Many of the concrete slabs where motels, restaurants and shops once sat are still there and are still just slabs. There is still cleanup work to be done and the city appears to be making good headway and that's the good news. Some construction is taking place, but I was struck by who, or what, was making the investment along the coastline.
Casinos are building back, although one has suspended expansion construction plans. I'm told that was more of an economic decision than concerns for another hurricane. Some government entity continues its efforts to develop the beach using white sand in an effort to replicate the look of the more popular beaches to the east in Gulf Shores, Ala., for example. The premise is good, but I'm skeptical.
One large construction project right along the beach is what appears to be a museum of modern art. This in addition to, or maybe it was just an expansion of another museum already open and obviously newly rebuilt. Candidly I really wasn't there for the aesthetics offered aside from the 18 at Shell Landing Golf Club. There is also a new auditorium on Highway 90 that runs along the coast.
What I saw was a lot of government spending to lead the redevelopment effort on the coast. The smaller motels, shops and restaurants that were probably mom-and-pop type operations are not coming back, at least not yet, at the rate local officials probably desire. Corporate entities, casinos for example, likely view Katrina as a once-in-a-lifetime event and are more willing and financially able to get back into the game.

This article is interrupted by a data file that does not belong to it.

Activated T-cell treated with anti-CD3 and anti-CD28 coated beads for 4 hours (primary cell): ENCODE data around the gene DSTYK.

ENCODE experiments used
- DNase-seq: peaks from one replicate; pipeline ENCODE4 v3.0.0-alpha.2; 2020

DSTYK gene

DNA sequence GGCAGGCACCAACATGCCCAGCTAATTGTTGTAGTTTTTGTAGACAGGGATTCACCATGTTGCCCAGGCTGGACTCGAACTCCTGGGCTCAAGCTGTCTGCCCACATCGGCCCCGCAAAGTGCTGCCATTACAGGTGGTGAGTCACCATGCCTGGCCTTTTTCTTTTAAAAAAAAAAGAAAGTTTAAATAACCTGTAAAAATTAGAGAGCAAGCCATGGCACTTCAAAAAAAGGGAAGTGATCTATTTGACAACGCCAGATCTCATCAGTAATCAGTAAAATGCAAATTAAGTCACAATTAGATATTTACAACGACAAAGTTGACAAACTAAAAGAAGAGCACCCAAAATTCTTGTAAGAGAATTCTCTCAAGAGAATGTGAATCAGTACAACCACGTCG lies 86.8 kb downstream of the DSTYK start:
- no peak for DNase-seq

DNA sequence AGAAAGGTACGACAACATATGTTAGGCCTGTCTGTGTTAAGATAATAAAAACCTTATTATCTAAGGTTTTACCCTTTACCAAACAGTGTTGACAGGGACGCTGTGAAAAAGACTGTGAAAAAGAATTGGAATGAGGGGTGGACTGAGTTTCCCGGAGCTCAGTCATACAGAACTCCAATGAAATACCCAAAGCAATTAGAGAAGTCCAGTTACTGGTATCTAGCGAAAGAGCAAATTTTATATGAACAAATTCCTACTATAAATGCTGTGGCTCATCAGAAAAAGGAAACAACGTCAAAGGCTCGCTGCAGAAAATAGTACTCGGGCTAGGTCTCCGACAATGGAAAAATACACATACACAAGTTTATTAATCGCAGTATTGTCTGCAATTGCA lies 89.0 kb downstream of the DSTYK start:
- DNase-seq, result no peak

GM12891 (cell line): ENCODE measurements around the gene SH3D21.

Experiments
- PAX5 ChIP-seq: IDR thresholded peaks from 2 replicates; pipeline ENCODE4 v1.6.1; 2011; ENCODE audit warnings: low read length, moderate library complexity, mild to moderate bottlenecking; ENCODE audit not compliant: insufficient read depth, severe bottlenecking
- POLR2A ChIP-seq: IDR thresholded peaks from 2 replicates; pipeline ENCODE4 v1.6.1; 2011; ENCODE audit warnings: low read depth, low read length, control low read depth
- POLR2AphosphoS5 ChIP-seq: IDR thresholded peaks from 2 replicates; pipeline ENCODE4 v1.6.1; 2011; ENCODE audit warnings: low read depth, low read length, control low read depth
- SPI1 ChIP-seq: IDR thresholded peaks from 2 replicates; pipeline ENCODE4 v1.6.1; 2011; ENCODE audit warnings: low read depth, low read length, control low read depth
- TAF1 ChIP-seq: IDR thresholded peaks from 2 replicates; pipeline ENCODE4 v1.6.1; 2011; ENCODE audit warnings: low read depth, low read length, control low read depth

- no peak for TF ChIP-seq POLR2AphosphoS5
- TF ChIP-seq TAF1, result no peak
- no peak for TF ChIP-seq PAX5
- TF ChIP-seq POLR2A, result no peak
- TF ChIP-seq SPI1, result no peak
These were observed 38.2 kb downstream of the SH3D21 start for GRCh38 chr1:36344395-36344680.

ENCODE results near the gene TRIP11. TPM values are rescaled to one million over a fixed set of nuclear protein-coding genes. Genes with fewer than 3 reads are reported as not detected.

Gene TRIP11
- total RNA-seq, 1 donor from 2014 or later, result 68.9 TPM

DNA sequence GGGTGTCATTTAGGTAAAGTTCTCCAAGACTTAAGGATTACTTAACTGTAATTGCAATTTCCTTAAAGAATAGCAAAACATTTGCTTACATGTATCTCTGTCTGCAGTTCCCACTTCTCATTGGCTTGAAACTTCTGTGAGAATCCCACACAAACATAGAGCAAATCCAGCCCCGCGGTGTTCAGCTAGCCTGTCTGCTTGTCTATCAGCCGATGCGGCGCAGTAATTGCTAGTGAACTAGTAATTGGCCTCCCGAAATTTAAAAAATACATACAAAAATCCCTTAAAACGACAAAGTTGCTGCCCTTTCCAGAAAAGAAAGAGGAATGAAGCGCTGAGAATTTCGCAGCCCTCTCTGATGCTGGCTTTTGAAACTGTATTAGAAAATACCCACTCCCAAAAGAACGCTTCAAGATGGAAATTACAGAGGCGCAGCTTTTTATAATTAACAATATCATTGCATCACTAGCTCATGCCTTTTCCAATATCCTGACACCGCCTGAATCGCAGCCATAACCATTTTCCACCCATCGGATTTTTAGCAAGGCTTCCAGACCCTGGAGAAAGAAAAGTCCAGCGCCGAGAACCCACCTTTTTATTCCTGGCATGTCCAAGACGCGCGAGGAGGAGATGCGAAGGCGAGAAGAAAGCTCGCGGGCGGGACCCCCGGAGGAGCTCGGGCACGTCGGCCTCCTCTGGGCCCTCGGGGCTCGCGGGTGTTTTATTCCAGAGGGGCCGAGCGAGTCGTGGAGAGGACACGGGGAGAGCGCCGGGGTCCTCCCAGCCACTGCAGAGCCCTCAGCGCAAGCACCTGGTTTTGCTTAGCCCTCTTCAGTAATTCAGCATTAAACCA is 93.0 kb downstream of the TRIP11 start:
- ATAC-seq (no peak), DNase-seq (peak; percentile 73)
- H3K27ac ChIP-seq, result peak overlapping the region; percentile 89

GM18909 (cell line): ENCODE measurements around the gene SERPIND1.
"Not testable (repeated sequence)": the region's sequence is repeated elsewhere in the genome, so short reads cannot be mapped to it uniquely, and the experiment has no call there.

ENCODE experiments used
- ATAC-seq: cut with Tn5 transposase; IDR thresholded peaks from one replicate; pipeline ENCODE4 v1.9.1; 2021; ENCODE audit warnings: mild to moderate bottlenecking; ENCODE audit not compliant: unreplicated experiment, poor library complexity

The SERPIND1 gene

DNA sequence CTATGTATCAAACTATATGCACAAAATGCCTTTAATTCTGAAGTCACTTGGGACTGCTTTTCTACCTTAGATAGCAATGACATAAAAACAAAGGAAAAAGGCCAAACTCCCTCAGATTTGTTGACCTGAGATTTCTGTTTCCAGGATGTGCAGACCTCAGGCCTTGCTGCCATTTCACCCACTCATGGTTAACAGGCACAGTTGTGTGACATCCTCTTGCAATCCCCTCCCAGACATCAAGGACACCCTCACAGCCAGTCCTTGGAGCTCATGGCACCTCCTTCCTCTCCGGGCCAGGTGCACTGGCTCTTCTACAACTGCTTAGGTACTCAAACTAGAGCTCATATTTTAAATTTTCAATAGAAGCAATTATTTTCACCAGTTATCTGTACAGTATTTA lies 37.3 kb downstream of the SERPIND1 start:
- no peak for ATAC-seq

As bad as the ice storm was last year it still doesn't compare to what the Gulf Coast experienced.
One neat thing stood out on the trip. I have what's called a "smart phone" that is connected to my email account and from which I can access webpages, etc. We hear a lot about 3G and now, 4G, coverage that provides fast access to the Internet from mobile or hand held devices. In this part of the state that's not available. The closest 3G network is, I think, Poplar Bluff.
Biloxi is also part of a 3G network and the speed is really neat. Makes having one of these silly phones worth having. Access in a 3G coverage area is fast.
How fast? It sent my email before I could even type it. So fast it downloaded the webpage before I could even read it. One day before the next century rolls around maybe we'll have 3 or 4G coverage in the Bootheel.
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The Kansas City school district has apparently decided that money wasn't the answer. After spending upwards of $2 billion, in a court-ordered desegregation plan that resulted in extravagances such as an Olympic-size indoor swimming pool with underwater observation area, an indoor track, racquet ball courts and the hiring of a Soviet Olympic fencing team coach the school district is shutting down some 29 schools.
Students in out-state Missouri were basically sacrificed, to an extent, to satisfy the reckless spending imposed by a judge who refused to listen to parents, teachers and administrators in the district instead taking direction from "education experts." And test scores indicate all the money did not bring about the desired change there either.